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Forest Safety News – Pre Trip Inspection Of Light Duty Trucks

Vehicle inspections are one of those things we know we should be doing on a regular basis.  However, many of us treat these inspections as optional to be done when we feel inclined?

Forest Safety News – Winter Driving

Winter driving provides many challenges to the driver and other road users. Preparation is important.

Rebelle Rally 2021 Training

Rebelle Rally 2021 training dates and final registration notification.

Off Grid Trailers – Whipsaw 2020

A video story of a four day adventure to the infamous Whipsaw Trail of BC, Canada – towing five industry leading expeditions trailers.

The New Land Rover Defender

The all new iconic Land Rover Defender, a picture story of the first drive opportunity in the world.

Partnership – Gaia GPS

Overlanding BC and Gaia GPS partnership offering a free Gaia GPS subscription to every one of our course participants.

Teaching Operations Have Restarted

COVID 19 – Back to normal teaching operations.

The Rebelle Rally and Overlanding BC

A brand new professional training partnership between two great organizations.

Whistler Olympic Park Welcomes Adventurous Travellers

The rewarding BC Overland Rally, an article written by Emanuel Sequeira.

BC Forest Safety Council – SAFE Certification

It is great pride that we are pleased to announce that Overlanding BC has exceeded the audit criteria to become BC Forest Safety Council SAFE certified.

Escaping the Ordinary — Embracing the Adventure

Aug 26, 2016

By Glenna Barron

For those who know even a little about it, overlanding conjures up visions of traversing rugged terrain, of meeting new cultures, of camping in remote locations and of embracing “the journey.” That is the heart of overlanding. What makes overlanding different from off-roading is that it is not just about overcoming obstacles in the terrain. While off-roading is greatly enjoyable, and many overlanders do it, they have cultivated a different ethos for their pursuit of adventure. Overlanding is about adventure between a starting and finishing point, of wanderlust and traversing remote regions often underexplored and underdocumented. It can be over difficult-to-manoeuvre terrain — a good example was the Camel Trophy event — but it can also be on easier to drive secondary roads and trails in remote locations, respectfully using them in the Tread Lightly! ® spirit. Always the vehicles are self-sufficient, ready for much of what they might encounter over trips of many days to many years, and at the close of each day, camp is set up.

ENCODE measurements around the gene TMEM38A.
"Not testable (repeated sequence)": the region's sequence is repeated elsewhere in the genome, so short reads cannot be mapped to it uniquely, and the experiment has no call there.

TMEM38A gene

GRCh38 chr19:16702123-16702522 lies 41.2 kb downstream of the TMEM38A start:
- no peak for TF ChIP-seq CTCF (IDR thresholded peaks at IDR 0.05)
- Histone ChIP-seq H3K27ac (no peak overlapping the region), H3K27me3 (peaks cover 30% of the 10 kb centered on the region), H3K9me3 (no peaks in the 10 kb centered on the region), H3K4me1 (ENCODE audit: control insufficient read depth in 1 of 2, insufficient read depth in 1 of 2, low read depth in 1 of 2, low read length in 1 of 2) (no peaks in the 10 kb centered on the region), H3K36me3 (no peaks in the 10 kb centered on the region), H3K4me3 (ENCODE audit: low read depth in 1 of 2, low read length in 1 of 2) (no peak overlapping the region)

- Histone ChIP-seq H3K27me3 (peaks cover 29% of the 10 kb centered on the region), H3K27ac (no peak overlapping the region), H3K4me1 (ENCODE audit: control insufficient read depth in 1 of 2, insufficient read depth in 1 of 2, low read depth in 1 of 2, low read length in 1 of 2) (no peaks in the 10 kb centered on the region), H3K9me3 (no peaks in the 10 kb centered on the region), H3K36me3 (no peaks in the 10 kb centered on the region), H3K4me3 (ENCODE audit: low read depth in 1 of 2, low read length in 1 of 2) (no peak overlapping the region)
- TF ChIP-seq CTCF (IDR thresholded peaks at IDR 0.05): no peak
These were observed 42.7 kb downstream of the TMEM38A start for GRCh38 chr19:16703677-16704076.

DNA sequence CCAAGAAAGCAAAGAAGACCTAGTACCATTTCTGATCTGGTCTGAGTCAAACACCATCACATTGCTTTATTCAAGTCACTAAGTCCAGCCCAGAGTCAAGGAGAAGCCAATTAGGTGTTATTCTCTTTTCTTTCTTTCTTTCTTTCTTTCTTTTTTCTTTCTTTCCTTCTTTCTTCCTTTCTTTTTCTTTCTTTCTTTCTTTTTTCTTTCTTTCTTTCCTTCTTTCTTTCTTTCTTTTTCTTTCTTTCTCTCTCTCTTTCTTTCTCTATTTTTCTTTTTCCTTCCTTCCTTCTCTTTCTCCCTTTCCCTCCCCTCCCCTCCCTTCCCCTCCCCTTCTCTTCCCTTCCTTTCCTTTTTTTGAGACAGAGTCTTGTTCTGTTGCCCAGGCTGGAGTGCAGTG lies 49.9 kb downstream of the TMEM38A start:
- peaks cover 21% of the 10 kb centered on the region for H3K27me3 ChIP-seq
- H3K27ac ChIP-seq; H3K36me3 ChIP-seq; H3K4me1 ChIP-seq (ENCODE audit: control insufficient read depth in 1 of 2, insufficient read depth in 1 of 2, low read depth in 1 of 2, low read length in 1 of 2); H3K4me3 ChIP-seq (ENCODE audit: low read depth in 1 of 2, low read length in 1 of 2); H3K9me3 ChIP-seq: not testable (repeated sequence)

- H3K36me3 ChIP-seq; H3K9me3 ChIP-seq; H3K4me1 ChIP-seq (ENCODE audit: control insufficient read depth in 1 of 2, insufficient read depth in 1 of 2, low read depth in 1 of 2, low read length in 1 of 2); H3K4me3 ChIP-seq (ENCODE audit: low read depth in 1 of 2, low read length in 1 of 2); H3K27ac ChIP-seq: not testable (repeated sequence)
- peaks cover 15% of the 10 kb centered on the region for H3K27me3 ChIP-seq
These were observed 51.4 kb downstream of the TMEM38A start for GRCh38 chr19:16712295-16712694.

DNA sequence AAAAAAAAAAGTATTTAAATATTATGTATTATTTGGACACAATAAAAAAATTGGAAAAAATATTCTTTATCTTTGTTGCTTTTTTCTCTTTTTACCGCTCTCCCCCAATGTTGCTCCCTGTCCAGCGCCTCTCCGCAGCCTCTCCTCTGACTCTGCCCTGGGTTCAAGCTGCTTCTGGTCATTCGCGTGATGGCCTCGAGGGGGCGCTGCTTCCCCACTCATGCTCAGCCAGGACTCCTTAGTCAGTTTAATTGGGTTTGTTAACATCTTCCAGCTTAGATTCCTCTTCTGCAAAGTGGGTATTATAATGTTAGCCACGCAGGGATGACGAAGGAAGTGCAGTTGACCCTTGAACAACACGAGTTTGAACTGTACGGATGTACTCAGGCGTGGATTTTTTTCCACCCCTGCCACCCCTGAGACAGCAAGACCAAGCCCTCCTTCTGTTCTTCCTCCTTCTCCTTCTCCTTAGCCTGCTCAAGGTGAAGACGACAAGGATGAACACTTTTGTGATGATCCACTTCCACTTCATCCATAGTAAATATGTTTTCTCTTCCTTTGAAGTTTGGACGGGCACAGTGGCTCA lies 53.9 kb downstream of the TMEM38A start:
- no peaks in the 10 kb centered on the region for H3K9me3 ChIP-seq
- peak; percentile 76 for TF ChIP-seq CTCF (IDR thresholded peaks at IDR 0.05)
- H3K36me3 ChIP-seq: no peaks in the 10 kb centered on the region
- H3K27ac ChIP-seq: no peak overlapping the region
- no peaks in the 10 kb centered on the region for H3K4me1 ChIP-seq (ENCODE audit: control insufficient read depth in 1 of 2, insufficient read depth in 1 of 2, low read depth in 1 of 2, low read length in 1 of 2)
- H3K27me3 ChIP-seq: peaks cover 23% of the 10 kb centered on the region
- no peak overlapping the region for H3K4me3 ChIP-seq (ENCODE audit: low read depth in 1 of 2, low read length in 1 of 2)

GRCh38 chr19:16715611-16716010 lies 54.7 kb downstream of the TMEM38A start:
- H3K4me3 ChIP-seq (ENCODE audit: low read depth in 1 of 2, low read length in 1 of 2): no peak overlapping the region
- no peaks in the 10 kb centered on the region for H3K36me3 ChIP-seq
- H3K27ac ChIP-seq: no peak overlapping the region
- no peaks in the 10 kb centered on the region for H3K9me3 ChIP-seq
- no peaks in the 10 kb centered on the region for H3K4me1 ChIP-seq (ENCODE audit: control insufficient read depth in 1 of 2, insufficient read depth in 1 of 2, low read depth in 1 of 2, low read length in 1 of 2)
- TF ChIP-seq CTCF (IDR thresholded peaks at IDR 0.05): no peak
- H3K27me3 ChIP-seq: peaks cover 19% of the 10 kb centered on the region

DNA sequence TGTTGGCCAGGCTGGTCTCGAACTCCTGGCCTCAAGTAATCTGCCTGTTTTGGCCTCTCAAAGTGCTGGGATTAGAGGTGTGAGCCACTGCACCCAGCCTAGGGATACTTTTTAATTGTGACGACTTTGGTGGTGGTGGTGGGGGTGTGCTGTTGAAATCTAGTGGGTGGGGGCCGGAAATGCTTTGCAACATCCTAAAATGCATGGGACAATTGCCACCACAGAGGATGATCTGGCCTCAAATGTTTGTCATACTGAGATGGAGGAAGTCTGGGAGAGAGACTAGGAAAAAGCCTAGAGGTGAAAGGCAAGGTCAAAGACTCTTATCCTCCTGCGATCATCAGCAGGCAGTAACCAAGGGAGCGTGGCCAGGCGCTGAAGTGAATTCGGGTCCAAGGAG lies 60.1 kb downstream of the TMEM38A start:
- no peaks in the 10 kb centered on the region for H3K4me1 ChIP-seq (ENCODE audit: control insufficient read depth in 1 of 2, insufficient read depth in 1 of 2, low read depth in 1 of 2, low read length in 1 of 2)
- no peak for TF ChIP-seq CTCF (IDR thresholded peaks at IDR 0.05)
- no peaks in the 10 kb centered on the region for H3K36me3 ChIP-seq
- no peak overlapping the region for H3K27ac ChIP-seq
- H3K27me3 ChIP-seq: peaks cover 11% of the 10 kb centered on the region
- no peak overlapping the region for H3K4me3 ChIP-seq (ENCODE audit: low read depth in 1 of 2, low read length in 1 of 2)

And so the story goes for five stalwart friends who ventured into a remote region of British Columbia, Canada, their journey spanning hundreds of breathtaking and inspiring kilometres.

The journey was what it was about: exploring, each day bringing unique challenges, exhilarating terrain, seeing and doing things that would be woven into stories to be told again and again. Trail lore. Overlanding lore.

The friends navigated a desert area where glaciers had deeply incised mountains; today, velvety sagebrush, cacti and other plant life adorn them, fragile in their existence. It was an area where First Nations once fished for abundant salmon from the Fraser River and hunted herds of wildlife. Later, white settlers moved in to farm; their now decaying cabins dotting the hillsides, thousands of metres above the Fraser River. The roads and trails, some graded and some exquisitely rugged, perched on avalanche-prone hillsides, open to big sky, offering thrilling views. From there, the friends followed a once-wide logging road that became narrower with each passing kilometre, rarely used, nature reclaiming it. Small landslides roughened the trail, providing some off-camber thrills on the way down. Fallen trees blocked the trail, necessitating pruning and removal. The team worked efficiently to make the trail passable, always with safety in mind. This was where trust borne of many trips taken together, the camaraderie, bonded them further.

Around the campfire every night, the five recalled events of the day, each person adding their flavour to a hearty story soup, pausing once in awhile to savour the peace and joy that comes of being in locations that not many of us get to enjoy. Locations that leave a mark on your soul, calling to you again and again. It is a feeling, a melody, that settles in your mind, making itself comfortable: “The adventure is calling, and I must go; must go and live the life about which people write novels.”